The plan, which will be assessed by the European Union, would result in the creation of a new UK-EU free trade area for goods, with a "common rulebook".
A new "facilitated customs arrangement" would remove the need for checks and controls by treating the UK and EU as if they were a "combined customs territory".
The Prime Minister managed to secure agreement with her Cabinet, including Brexiteer members, after a marathon session of talks at Chequers on Friday.
But as details of the agreement emerged, Tory Eurosceptics warned Mrs May they might not accept a plan which saw her "red lines" turn pink.
The common rulebook for goods, including food and agricultural products, could limit the UK's ability to strike trade deals with countries such as the US, for whom securing market access for American farmers would be a big prize.
Jacob Rees-Mogg, leader of the influential European Research Group of pro-Brexit Conservative MPs, said he wanted to see more details of what had been agreed.
He warned that the common rulebook proposal could make "trade deals almost impossible" if it meant regulations would have to apply to any goods coming into the UK.
He added that "it is possible that this deal is worse" than a "no deal" Brexit.
"As with eggs: an egg that is very softly boiled isn't boiled at all. A very soft Brexit means that we haven't left, we are simply a rule-taker," he told BBC Radio 4's Today programme.
"That is not something that this country voted for, it is not what the Prime Minister promised."
Backbencher Andrea Jenkyns said she was "awaiting the detail" of the plans before deciding whether to support calls for a leadership contest.
She said the common rulebook would mean "British businesses will continue to be a rule-taker from the EU".
Veteran Eurosceptic Sir Bill Cash told BBC's Newsnight he was "deeply disappointed, to say the least" and the plans "raise a lot of very serious questions".
The Prime Minister has told her Cabinet that collective responsibility rules are now being fully applied, meaning she will not tolerate criticism of what has been agreed.
Cabinet Brexiteers defended the plans in public, with Transport Secretary Chris Grayling saying: "I didn't campaign to leave the European Union to have a different specification of motor car on sale in the UK to the one that's on sale in France.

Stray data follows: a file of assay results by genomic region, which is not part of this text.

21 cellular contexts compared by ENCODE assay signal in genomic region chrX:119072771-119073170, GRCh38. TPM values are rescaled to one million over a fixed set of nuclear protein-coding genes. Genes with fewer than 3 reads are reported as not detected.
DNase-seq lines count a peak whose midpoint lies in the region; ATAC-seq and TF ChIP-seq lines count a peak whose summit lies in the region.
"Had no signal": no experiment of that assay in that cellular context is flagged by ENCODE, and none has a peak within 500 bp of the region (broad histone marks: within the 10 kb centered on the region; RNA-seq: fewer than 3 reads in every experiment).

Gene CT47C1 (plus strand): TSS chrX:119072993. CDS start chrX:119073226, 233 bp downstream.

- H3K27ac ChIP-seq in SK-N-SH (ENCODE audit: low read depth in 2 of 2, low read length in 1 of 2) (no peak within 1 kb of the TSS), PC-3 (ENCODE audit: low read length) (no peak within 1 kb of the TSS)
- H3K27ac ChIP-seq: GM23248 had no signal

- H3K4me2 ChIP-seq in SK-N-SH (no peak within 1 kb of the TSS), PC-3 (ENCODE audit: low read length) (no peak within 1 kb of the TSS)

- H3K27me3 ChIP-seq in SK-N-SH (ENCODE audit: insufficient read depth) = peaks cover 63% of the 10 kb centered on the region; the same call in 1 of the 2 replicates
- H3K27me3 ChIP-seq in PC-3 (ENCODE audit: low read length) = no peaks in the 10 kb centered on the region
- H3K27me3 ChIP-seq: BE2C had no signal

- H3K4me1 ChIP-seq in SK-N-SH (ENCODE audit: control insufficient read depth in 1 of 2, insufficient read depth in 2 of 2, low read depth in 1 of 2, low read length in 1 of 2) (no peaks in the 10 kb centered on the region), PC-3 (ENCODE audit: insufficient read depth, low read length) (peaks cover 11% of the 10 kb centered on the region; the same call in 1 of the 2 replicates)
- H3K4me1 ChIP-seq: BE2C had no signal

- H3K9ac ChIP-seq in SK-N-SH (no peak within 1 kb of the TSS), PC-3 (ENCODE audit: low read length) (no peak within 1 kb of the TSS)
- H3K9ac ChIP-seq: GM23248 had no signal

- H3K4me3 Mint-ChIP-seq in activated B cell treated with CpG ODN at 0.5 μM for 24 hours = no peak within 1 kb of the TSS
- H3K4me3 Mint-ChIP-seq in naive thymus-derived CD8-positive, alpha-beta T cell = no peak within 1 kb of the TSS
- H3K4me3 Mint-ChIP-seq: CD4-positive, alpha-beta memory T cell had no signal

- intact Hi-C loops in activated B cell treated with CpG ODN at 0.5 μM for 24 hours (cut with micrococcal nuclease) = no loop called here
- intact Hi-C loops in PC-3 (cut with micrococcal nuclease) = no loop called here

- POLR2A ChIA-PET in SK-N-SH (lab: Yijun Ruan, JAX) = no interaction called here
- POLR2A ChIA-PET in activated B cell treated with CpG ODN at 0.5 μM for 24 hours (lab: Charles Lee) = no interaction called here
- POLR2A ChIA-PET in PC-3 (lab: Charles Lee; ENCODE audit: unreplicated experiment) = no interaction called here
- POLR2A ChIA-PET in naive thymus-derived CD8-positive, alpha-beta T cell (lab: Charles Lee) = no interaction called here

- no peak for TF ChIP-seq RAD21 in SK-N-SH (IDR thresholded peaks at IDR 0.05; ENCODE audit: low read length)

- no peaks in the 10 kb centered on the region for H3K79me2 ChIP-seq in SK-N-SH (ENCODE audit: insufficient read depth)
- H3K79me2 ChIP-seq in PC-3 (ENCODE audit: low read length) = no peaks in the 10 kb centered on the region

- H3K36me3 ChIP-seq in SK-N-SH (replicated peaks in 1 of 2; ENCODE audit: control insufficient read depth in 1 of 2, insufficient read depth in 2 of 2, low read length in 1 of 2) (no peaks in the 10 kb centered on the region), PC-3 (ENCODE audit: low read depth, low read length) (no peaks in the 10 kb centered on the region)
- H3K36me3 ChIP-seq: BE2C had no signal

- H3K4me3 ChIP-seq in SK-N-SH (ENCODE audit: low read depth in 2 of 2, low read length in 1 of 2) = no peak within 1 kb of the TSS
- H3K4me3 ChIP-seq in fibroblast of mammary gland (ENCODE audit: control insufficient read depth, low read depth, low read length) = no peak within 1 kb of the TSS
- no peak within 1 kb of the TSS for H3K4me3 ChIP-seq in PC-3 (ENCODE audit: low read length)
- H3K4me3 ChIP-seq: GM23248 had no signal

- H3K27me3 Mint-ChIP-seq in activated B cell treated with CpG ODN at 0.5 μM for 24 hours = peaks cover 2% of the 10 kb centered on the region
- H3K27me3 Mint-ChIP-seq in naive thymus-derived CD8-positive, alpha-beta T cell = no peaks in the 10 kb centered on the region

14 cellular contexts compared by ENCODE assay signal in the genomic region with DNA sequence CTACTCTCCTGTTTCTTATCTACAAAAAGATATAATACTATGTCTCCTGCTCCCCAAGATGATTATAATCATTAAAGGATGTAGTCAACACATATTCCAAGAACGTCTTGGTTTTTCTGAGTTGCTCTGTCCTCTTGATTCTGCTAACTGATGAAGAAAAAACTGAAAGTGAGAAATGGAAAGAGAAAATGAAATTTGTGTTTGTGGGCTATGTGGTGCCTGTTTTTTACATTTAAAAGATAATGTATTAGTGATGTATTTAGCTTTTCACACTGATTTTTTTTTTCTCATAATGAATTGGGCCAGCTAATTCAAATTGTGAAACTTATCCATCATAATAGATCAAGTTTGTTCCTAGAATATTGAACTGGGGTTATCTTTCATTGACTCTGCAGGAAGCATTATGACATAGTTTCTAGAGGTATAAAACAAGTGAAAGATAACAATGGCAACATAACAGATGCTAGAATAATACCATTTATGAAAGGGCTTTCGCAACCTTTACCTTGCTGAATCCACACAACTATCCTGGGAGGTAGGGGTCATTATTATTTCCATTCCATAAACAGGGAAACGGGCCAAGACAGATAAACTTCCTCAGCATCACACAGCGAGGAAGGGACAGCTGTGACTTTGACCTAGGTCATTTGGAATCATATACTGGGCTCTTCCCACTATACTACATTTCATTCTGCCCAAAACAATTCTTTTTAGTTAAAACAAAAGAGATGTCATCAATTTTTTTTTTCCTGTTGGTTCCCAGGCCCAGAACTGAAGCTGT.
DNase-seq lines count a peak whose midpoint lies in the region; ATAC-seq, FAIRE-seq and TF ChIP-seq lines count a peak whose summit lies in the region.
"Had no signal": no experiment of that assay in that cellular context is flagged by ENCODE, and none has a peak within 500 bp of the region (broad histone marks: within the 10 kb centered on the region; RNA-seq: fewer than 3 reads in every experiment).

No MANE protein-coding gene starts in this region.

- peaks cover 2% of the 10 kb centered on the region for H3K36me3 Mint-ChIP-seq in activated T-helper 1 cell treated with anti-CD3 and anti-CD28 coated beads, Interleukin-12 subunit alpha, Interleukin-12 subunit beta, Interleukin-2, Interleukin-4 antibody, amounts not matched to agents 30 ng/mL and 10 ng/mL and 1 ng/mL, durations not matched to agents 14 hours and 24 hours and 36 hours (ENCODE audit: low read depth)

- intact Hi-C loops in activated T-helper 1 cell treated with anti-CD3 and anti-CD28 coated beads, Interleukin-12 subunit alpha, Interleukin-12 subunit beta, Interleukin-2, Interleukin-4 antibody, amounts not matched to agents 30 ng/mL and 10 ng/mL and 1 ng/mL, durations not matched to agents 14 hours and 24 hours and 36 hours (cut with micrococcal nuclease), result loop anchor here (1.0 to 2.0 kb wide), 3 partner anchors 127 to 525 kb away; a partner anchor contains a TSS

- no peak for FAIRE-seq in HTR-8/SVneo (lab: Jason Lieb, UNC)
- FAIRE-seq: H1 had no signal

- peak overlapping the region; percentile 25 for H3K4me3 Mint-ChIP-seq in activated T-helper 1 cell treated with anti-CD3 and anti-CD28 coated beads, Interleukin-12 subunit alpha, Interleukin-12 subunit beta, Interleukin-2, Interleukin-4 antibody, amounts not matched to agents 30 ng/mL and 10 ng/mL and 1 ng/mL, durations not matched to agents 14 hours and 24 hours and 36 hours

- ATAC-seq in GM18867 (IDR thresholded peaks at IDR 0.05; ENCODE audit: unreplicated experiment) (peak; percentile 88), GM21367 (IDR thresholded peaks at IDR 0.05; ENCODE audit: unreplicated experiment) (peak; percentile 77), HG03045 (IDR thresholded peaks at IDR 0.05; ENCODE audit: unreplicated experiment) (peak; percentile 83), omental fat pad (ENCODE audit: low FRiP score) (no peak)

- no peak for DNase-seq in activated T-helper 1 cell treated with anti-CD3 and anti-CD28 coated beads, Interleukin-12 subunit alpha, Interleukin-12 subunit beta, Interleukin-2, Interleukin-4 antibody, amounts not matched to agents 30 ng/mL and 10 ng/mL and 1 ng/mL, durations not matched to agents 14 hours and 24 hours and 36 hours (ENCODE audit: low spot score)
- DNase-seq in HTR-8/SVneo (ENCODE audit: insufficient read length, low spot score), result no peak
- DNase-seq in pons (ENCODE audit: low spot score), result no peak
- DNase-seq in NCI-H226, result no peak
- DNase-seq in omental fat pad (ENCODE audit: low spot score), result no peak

"This is simply saying that we will effectively sell the same products across Europe as we do now - it's what business does and would do anyway, nobody produces a different product for one country."
Asked what the common rulebook with the EU on food products would mean for the proposed US trade deal, Mr Grayling told Today: "There may be individual issues to address in future trade talks."
He stressed that the European Court of Justice's "remit in the UK will end when we leave" but "of course there will be a degree of looking from one group of judges to another".
Commons Leader Andrea Leadsom said: "As a passionate Brexiteer with huge optimism about future as a free trading nation, I agree with the PM that keeping the UK together is vital."
Business Secretary Greg Clark, one of the Cabinet ministers favouring close alignment to limit economic damage, welcomed the "very positive" outcome.
Pro-EU Tory Anna Soubry said she would "always welcome" a policy that delivers a "business friendly Brexit", adding that she had "no doubt" the Prime Minister would now enforce Cabinet discipline.
Under the Government's plans the UK would be free to diverge from EU rules over services, a major part of the British economy, with ministers acknowledging this will reduce the levels of access available to European markets.
Free movement would also end, although the proposals include a "mobility framework" to ensure UK and EU citizens can easily travel to each other's territories and apply to study or work.
Brussels will be reluctant to support any plan which would risk splitting the single market, and ministers appeared to acknowledge this by agreeing to step up preparations for a "no deal" Brexit.
But Mrs May said she hoped the proposals, which will be produced in a formal white paper next week, would enable talks with the EU to move forward.
The European Union's chief Brexit negotiator Michel Barnier said he was looking forward to the publication of the white paper and the EU would consider whether the proposals are "workable and realistic".
Business leaders, who have raised concerns about the impact of Brexit on jobs and the economy, also welcomed the Cabinet agreement.
CBI director-general Carolyn Fairbairn said it was a "genuine confidence boost" but added: "The hard work starts now, and time is a challenge."
Shadow Brexit secretary Sir Keir Starmer said: "It is farcical that it has taken two years for the Cabinet to even attempt to agree a position on the basics of our future relationship with the EU.
"On previous form, whatever has apparently been agreed will struggle to survive contact with Tory MPs and members."